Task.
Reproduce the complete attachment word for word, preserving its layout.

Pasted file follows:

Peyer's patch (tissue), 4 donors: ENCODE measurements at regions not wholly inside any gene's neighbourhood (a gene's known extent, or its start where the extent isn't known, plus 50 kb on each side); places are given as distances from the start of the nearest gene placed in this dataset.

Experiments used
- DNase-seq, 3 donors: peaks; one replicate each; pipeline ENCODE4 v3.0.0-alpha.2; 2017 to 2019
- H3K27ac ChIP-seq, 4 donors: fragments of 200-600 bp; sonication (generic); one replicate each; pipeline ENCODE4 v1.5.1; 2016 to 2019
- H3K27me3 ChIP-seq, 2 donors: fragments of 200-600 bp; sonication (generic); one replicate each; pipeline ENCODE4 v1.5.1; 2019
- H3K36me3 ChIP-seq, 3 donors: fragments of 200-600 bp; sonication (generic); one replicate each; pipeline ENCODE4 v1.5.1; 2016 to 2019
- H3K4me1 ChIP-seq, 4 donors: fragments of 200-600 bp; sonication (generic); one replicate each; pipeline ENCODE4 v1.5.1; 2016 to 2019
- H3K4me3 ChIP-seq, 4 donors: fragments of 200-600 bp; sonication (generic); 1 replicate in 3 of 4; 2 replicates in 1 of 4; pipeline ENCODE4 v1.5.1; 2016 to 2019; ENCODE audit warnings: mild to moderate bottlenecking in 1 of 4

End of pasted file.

Peyer's patch (tissue), 4 donors: ENCODE measurements at regions not wholly inside any gene's neighbourhood (a gene's known extent, or its start where the extent isn't known, plus 50 kb on each side); places are given as distances from the start of the nearest gene placed in this dataset.

Experiments used
- DNase-seq, 3 donors: peaks; one replicate each; pipeline ENCODE4 v3.0.0-alpha.2; 2017 to 2019
- H3K27ac ChIP-seq, 4 donors: fragments of 200-600 bp; sonication (generic); one replicate each; pipeline ENCODE4 v1.5.1; 2016 to 2019
- H3K27me3 ChIP-seq, 2 donors: fragments of 200-600 bp; sonication (generic); one replicate each; pipeline ENCODE4 v1.5.1; 2019
- H3K36me3 ChIP-seq, 3 donors: fragments of 200-600 bp; sonication (generic); one replicate each; pipeline ENCODE4 v1.5.1; 2016 to 2019
- H3K4me1 ChIP-seq, 4 donors: fragments of 200-600 bp; sonication (generic); one replicate each; pipeline ENCODE4 v1.5.1; 2016 to 2019
- H3K4me3 ChIP-seq, 4 donors: fragments of 200-600 bp; sonication (generic); 1 replicate in 3 of 4; 2 replicates in 1 of 4; pipeline ENCODE4 v1.5.1; 2016 to 2019; ENCODE audit warnings: mild to moderate bottlenecking in 1 of 4